In my experience, men are far more visual than women are. I think one obvious chunk of evidence for this was the pre-Internet era proliferation of men's picture magazines while one or two comparable woman's magazines (e.g. Playgirl) addressed what they thought mig

          • In my experience, men are far more visual than women are.

            Typical man... thinking that sex is only about what you can see.

            • Typical woman... thinking that just because men seem to appreciate what they see more, that’s all they care about in sex. :p

          • Re: (Score:3, Interesting)

            by Unordained (262962)

            Rating Attractiveness: Consensus Among Men, Not Women, Study Finds [sciencedaily.com]

            Men's judgments of women's attractiveness were based primarily around physical features and they rated highly those who looked thin and seductive. Most of the men in the study also rated photographs of women who looked confident as more attractive.

            As a group, the women rating men showed some preference for thin, muscular subjects, but disagreed on how attractive many men in the study were. Some women gave high attractiveness ratings to the men other women said were not attractive at all.

        • Re: (Score:3, Insightful)

          by mcgrew (92797) *

          And I fail to see why this is a problem only for men

          The media tell us that men are sex-starved pigs and women are little angels. Since the first part is true, they assume the second is as well. Until, of course, you run across a (usually drunk) woman who doesn't care that you know she's a sex-starved pig, too, and that she's no different from the other women she knows.

          There's a double standard here that has stood since antiquity (with the exception of the 1970s) that says that women who like sex are sluts,

    • I wonder if they can differentiate between what I mentally “type” (which implies focus of some sort) and every random thought that happens to zip through my mind. I’d expect there to be some sort of difference – if not in the region of the brain involved then at least in the level of activity.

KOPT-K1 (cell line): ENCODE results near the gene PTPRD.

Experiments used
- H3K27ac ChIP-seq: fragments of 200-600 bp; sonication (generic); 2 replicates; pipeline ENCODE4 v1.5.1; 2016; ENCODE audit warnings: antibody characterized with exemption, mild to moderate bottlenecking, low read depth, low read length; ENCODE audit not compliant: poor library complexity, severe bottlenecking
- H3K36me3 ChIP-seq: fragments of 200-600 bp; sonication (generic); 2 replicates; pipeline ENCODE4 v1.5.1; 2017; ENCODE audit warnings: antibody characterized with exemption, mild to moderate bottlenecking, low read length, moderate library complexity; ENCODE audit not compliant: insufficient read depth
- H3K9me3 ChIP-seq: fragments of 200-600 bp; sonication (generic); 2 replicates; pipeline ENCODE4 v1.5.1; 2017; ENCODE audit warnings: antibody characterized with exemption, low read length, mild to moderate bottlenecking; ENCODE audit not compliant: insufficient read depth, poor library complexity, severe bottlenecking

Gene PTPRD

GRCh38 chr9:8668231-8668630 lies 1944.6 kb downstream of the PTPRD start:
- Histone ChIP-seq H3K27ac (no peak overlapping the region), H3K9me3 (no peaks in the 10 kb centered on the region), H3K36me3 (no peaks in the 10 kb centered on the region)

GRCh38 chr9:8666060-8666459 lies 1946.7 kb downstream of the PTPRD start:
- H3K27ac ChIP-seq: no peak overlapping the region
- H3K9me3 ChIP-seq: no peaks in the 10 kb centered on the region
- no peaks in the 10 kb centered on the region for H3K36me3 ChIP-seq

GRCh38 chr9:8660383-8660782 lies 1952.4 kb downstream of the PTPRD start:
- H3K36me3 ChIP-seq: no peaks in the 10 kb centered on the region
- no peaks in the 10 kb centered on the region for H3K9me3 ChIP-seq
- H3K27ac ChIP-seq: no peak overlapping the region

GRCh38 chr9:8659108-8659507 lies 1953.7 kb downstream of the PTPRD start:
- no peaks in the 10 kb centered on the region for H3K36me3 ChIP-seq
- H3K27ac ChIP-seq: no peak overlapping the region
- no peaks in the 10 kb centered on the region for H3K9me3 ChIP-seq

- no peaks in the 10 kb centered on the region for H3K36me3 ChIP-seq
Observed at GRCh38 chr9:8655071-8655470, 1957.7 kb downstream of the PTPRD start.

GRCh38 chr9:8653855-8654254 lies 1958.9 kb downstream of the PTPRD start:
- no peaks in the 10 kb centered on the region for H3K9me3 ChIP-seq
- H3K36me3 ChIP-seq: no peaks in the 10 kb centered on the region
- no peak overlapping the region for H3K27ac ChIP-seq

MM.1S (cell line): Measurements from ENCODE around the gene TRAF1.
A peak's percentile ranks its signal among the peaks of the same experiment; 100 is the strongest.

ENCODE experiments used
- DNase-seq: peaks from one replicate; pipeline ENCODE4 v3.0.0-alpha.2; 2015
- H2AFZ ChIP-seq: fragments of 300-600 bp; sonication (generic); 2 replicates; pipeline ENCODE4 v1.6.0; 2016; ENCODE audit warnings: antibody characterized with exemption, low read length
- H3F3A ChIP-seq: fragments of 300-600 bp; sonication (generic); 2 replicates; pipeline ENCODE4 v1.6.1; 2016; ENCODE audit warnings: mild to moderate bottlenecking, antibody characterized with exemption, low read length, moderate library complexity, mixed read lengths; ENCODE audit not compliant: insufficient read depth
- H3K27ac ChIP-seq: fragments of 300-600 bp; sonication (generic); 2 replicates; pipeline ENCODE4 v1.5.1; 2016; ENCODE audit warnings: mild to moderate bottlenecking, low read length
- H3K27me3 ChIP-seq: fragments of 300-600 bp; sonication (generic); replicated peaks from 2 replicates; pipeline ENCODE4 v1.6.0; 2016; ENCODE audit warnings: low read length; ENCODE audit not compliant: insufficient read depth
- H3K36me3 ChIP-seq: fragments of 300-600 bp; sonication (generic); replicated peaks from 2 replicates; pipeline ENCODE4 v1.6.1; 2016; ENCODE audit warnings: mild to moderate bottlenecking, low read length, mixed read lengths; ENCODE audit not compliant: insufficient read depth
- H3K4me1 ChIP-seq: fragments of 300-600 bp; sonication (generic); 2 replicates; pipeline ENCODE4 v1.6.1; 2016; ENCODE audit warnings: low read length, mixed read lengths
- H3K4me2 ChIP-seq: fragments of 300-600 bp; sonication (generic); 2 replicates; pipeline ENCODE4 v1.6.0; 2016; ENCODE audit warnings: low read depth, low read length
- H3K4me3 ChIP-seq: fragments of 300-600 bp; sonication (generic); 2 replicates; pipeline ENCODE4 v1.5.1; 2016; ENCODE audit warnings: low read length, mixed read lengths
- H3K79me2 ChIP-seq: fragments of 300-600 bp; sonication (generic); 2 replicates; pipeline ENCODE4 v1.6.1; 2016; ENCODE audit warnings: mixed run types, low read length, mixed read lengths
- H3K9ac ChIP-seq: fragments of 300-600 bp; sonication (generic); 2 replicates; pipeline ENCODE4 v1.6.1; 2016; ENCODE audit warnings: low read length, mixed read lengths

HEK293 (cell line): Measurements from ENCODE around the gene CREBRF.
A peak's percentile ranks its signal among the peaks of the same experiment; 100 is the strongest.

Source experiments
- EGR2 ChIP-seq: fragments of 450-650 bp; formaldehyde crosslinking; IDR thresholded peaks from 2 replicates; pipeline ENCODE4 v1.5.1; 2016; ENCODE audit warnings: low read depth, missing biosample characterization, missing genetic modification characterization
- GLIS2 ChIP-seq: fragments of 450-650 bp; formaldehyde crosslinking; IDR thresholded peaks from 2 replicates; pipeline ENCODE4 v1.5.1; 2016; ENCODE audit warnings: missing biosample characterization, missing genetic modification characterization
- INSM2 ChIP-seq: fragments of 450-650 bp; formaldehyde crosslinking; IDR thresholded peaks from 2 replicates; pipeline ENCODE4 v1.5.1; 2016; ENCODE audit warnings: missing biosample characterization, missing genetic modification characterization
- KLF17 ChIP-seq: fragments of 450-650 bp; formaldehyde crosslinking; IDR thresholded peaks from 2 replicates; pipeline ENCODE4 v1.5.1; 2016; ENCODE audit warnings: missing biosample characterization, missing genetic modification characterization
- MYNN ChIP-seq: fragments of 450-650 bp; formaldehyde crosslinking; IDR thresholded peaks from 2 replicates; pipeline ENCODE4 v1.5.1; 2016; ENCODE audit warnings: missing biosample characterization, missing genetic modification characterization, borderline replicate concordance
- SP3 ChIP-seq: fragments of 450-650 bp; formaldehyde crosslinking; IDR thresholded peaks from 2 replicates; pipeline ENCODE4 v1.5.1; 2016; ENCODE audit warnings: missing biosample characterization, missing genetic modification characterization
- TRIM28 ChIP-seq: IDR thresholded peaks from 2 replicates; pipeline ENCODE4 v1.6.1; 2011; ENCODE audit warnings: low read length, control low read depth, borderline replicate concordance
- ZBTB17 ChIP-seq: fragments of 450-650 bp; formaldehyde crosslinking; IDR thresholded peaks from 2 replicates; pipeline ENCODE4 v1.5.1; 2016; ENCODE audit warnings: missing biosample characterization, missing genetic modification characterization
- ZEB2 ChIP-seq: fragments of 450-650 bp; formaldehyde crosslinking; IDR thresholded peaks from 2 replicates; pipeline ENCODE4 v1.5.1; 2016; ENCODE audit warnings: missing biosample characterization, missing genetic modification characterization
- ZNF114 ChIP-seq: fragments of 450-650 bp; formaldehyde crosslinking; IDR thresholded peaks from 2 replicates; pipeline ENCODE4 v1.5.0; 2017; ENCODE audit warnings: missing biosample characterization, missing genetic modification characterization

(My workplace categorizes TFA as “entertainment”, so I’m not sure whether this was given mention... so if it was, then no, I didn’t RTFA, but at least I have an excuse.)

      • My guess is that the system has to be trained. As in, it listens to your thoughts while you type out a preset text by hand, and eventually matches the motor impulses that you would normally act out to the keys you would type.

        Of course, if you're one of those freaks who can type in Dvorak and QWERTY it might not work so well.

        • For those who can't access the article, here is the information about how the system "learns":

          Dr. Shih’s patients at the Mayo Clinic were asked to look at a computer screen containing a 6-by-6 matrix with a single alphanumeric character inside each square. Every time the square with a certain letter flashed, the patient focused on it and a computer application recorded the brain's response to the flashing letter. The computer software calibrated the system with the individual patient's specific brain

      • by Verdatum (1257828)
        *Shakes fist at Websense*
    • by Wrexs0ul (515885)

      I always figured the final system would require a series of specific thoughts before entering "read" mode, kinda like a login/logoff to the keyboard once your hands no longer serve that purpose.

      Not so concerned right now though. Reading letters only means only the dirty thoughts you literally spell out will be displayed. All those "wish I was playing WOW" (or other 15 second occurrences) won't make it into the email to your boss since our brain uses a mesh of stimuli and and language to convey thoughts. A w

    • A related breakthrough [physorg.com]

      FTFA

      "By implanting an electrode into the brain of a person with locked-in syndrome, scientists have demonstrated how to wirelessly transmit neural signals to a speech synthesizer. The "thought-to-speech" process takes about 50 milliseconds - the same amount of time for a non-paralyzed, neurologically intact person to speak their thoughts. The study marks the first successful demonstration of a permanently installed, wireless implant for real-time control of an external device."

      It's jus

    • by mcgrew (92797) *

      I'm guessing you have to think pretty hard to get it to type; I doubt if you're thinking about boobies [slashdot.org] nobody's going to know.

      BUT... I don't think I want anybody sticking wires in my brain.

      The study involved electrocorticography -- a sheet of electrodes laid directly on the surface of the brain after a surgical incision into the skull.

      Yeah, I let the docs stick needles in my eye, but that was to prevent going blind. The only way I'm letting them open up my head is if it will prevent death, blindness, brain